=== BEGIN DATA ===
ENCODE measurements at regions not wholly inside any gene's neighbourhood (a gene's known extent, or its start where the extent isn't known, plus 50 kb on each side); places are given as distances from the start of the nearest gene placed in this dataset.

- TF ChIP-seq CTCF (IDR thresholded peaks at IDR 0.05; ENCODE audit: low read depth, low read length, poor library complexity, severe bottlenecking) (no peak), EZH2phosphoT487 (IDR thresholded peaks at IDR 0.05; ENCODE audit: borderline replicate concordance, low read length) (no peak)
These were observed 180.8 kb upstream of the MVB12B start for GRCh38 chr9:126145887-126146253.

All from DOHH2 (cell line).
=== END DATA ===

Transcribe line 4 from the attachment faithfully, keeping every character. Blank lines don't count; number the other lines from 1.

All from DOHH2 (cell line).